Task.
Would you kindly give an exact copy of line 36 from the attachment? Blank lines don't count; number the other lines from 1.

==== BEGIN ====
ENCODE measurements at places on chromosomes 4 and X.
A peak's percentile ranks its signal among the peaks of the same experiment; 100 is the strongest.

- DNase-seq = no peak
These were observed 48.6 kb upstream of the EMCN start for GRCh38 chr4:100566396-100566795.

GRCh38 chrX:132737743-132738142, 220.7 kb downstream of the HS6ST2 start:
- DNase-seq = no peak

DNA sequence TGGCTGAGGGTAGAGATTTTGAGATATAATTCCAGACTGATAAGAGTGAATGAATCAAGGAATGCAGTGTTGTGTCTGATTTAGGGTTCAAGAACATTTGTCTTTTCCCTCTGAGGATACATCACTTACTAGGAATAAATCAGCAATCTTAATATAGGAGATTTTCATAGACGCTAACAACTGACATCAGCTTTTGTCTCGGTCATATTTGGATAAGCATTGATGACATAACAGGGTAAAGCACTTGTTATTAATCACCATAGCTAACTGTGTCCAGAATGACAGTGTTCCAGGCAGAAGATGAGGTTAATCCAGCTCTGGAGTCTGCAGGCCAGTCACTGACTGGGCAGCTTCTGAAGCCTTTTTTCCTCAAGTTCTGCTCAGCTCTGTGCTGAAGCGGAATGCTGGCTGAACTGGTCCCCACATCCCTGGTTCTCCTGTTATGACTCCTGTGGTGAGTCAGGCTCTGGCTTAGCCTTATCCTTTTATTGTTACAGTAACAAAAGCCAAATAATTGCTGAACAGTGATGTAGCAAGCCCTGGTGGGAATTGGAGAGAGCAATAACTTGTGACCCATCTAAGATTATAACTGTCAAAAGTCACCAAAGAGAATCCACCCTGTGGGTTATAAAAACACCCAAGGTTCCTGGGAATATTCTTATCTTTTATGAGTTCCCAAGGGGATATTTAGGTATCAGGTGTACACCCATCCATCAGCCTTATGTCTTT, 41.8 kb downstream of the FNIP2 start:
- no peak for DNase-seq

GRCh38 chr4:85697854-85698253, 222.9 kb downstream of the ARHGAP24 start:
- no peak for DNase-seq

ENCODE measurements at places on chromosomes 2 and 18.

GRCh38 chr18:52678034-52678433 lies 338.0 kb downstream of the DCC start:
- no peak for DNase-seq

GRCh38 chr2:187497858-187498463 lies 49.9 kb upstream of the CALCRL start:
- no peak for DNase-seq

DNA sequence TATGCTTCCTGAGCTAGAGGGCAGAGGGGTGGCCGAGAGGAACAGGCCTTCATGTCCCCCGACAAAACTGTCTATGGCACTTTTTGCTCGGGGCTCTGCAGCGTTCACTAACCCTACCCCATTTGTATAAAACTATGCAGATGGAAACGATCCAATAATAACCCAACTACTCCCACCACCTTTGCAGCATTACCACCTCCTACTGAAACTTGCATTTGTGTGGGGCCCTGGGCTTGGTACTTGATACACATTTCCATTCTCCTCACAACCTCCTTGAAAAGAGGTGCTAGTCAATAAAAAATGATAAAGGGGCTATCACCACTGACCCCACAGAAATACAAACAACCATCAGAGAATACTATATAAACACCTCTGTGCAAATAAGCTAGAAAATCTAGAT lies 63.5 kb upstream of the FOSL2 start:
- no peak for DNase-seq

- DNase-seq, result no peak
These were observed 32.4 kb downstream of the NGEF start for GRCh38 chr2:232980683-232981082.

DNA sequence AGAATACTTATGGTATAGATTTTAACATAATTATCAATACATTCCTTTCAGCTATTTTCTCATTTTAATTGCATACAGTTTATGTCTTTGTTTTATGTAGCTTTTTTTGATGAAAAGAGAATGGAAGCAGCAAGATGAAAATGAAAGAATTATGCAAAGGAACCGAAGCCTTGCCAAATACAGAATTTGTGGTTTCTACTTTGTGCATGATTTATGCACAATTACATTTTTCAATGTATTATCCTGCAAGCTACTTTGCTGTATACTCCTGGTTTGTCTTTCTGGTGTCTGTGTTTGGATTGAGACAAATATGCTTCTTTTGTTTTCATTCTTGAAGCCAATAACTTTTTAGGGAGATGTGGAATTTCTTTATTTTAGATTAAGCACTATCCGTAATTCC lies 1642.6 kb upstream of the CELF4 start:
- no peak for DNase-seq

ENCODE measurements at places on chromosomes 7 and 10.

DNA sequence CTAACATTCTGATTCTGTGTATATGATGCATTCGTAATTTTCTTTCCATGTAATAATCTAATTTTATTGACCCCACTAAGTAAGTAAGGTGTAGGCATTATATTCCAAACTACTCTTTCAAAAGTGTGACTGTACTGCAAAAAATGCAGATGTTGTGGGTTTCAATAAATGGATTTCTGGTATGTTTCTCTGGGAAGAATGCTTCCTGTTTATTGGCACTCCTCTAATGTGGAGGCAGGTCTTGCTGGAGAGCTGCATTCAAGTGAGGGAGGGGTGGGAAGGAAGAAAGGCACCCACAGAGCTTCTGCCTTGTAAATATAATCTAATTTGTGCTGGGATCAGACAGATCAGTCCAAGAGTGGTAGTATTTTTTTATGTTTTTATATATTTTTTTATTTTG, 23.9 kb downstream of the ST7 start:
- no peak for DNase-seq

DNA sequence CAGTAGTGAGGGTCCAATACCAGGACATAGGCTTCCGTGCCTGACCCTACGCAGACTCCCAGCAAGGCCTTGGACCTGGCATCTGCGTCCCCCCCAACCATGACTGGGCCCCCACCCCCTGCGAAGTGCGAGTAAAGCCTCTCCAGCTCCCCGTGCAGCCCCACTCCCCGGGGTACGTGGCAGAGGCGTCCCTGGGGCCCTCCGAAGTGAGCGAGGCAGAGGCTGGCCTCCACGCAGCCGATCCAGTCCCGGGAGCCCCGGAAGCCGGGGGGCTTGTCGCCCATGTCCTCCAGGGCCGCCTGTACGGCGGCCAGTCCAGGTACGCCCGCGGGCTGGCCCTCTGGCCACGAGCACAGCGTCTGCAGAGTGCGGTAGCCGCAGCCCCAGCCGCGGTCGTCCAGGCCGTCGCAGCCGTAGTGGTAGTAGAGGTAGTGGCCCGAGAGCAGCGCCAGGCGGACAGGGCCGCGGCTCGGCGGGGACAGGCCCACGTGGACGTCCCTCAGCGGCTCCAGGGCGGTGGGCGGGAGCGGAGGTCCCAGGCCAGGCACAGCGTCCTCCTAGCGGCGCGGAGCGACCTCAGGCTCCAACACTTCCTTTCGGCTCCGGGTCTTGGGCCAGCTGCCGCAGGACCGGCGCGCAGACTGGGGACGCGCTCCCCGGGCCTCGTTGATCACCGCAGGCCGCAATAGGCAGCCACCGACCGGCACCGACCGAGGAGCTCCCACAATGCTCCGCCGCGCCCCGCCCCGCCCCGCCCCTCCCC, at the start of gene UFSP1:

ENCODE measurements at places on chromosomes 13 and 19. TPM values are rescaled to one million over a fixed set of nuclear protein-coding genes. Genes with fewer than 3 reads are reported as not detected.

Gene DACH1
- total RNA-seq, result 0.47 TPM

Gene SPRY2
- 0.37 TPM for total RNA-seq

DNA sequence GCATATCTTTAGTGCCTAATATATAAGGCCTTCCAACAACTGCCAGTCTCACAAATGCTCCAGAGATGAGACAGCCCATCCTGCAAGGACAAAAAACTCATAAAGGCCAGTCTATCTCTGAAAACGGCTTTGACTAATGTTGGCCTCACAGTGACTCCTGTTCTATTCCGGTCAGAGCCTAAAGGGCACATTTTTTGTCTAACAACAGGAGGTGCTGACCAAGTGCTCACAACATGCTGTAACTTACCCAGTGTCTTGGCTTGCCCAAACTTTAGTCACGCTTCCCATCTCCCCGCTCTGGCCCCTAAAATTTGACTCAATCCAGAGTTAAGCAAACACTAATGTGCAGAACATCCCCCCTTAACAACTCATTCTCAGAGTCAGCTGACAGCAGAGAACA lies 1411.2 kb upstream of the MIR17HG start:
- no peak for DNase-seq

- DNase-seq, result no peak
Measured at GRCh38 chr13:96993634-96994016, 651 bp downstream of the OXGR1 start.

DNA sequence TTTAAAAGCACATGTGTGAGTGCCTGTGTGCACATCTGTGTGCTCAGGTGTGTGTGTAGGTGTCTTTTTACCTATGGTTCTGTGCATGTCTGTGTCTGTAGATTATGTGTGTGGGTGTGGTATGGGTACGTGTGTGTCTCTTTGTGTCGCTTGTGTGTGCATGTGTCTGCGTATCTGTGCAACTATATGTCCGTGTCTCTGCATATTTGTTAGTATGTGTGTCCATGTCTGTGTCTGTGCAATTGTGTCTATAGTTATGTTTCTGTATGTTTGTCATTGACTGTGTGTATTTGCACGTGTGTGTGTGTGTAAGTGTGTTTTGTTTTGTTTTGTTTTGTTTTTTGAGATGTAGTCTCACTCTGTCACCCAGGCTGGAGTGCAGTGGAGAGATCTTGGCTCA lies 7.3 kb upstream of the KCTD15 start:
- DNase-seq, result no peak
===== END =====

- DNase-seq, result no peak